Even with a smooth 120Hz refresh rate, some activity on the phone (1) just feels right slow. Twitter, in particular, hangs on for milliseconds at a time while just scrolling through my timeline. Just be entertaining. It even takes a few seconds to load my DMs. I haven’t had this issue with other recent Android phones, so I don’t think it’s just a matter of poor Twitter app optimization.

I even ran the phone Geekbenchbenchmarking software to make sure I wasn’t crazy. Sure enough, it came out with a lower performance score not only than the Galaxy S22, but even the Galaxy S21 from two generations ago. I will say that other social apps, like Facebook and Instagram, performed a bit better, and basic things like web browsing and watching YouTube videos were certainly adequate. But nothing really impressed me about how fast the phone (1) does anything.

Nothing Phone (1) lock screen

Nothing about the operating system is pretty, even if it’s a bit bare bones.
Credit: Screenshot: Alex Perry/Mashable

Which is a shame, because I like the philosophy behind Nothing OS, the proprietary fork of Android that Nothing built for this phone. It’s not horribly different from vanilla Android, which is for the best; there’s an almost complete lack of bloatware, so as soon as you get past the basic requirements, you’re in business. No need to spend minutes deleting or sorting manufacturer apps off your home screen. It also has a cool dot matrix font on its home screen widgets, but I couldn’t take advantage of its ability to remote control a Tesla or show NFTs because… I don’t own one Tesla and I sure as hell don’t own any NFTs.

However, one of the potential benefits of running with a less powerful chipset is battery life. I a m impressed with the phone’s longevity (1) on a single charge, which the company rates at around 18 hours. Using it primarily as a social media/web browsing/YouTube device, I was able to get through about 18 hours of use (more or less) before I felt the need to charge again. Whatever it lacks in top speed, it makes up for in gas mileage.

But the camera looks good

We’ve established that the phone (1) looks really sleek, but is just fine as an Android phone. And while there are certainly better cameras out there in this price range, I will say that some aspects of the phone’s 50MP dual-lens setup (1) pleasantly surprised me. Namely, its night mode can really brighten up dark images without eliminating nighttime ambiance. Sometimes software-based night photography can make photos look artificially lit, but in this case, my backyard hammock and grill came out appropriately at night.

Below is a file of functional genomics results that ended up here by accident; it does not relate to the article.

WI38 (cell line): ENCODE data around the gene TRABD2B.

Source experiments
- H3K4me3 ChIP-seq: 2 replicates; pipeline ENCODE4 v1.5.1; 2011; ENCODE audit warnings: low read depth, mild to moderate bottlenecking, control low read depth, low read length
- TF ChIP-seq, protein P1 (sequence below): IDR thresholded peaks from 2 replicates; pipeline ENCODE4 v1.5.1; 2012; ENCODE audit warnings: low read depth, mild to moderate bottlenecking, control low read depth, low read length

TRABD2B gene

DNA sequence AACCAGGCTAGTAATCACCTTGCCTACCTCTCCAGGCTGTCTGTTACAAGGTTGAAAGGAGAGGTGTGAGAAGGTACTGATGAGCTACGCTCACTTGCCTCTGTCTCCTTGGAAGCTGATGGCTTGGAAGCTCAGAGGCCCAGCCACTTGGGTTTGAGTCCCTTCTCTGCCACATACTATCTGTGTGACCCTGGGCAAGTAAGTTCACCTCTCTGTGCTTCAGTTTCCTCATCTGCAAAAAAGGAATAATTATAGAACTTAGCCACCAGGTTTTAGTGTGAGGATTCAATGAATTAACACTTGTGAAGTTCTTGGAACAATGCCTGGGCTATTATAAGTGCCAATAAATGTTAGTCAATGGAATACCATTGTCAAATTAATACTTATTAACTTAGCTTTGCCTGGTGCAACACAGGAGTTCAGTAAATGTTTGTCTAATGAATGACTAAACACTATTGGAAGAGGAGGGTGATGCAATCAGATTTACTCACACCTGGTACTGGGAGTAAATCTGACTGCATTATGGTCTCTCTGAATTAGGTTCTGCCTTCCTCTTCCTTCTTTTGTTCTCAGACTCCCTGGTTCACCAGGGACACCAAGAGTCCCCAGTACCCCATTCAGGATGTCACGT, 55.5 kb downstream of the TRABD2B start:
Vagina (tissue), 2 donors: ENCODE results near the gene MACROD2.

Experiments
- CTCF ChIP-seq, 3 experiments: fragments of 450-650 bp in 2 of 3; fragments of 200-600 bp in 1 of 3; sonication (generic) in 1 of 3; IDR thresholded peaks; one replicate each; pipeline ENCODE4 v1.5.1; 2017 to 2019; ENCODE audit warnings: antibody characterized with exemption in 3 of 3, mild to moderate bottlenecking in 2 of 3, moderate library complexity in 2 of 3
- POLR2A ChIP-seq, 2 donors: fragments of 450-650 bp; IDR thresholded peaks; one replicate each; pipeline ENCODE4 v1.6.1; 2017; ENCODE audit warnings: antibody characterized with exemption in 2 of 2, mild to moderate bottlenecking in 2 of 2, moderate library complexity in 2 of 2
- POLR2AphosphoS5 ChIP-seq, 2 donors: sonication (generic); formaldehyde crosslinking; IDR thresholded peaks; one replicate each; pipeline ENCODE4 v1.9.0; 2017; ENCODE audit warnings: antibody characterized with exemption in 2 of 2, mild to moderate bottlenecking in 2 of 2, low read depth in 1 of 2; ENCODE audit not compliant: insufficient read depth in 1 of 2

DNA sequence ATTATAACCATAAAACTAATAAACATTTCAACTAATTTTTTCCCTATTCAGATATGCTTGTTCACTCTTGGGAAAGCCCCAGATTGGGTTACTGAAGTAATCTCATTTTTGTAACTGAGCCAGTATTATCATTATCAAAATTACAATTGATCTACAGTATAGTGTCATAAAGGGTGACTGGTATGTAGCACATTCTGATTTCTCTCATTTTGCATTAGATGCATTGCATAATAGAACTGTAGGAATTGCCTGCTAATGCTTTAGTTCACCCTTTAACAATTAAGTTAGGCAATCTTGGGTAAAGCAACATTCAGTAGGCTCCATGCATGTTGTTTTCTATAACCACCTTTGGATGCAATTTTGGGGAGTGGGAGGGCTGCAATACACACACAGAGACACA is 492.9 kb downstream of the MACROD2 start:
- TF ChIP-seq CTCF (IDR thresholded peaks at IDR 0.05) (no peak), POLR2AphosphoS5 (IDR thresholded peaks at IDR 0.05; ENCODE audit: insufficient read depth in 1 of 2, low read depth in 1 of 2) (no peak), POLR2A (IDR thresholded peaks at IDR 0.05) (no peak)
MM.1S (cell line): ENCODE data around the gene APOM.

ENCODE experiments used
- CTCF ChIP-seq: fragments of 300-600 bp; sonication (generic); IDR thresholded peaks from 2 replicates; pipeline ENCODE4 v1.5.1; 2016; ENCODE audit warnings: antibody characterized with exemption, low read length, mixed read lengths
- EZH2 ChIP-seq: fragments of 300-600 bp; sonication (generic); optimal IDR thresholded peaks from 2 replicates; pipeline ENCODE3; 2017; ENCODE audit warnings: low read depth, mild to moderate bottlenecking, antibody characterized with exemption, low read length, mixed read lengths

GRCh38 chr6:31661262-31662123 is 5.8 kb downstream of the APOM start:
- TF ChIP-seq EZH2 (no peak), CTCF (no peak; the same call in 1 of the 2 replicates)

hammock at night

It was impossible to see without night mode.
Credit: Alex Perry/Mashable

I won’t even share the non-night mode equivalent as it’s almost entirely black. Same goes for this photo of my grill. The two still carry a nighttime vibe without looking like they have studio lighting draped over them.

Grill at night

Like this.
Credit: Alex Perry/Mashable

There is also a macro lens to get real near things like flowers or, in this case, a feather in a flowerpot.

potted feather

Birds of a feather.
Credit: Alex Perry/Mashable

And when you just need to take regular shots, the default lens also produces sharp, vibrant images.

Bottles on wood

Frankly, superb composition on my part.
Credit: Alex Perry/Mashable

Americans, Ditch FOMO

I can’t offer a full review of a phone that’s not available in the US, but based on extensive hands-on time with the Nothing Phone (1), I’d advise Americans not to feel too torn by his lack of availability here.

To be clear, this is quite an admirable first attempt at a mid-range Android device from a startup with only headphones to its name so far. It has a super fresh look and putting a bunch of flashing lights on the back of a phone adds a cyberpunk vibe that I can really appreciate. I don’t know if these lights are actually useful, but hey, it’s just me. Nothing OS also strips Android down to the bare essentials and brings a nice aesthetic, even if the performance profile is nothing out of the ordinary.

It even has a solid camera system. But the Pixel A-Series telephones, which are available in the US at very nice prices and works great.

Nothing’s first smartphone might be decent, but there doesn’t seem to be much reason for us Yankees to feel FOMO about it.


Nothing’s Ear headphones (1) are buggy but beautiful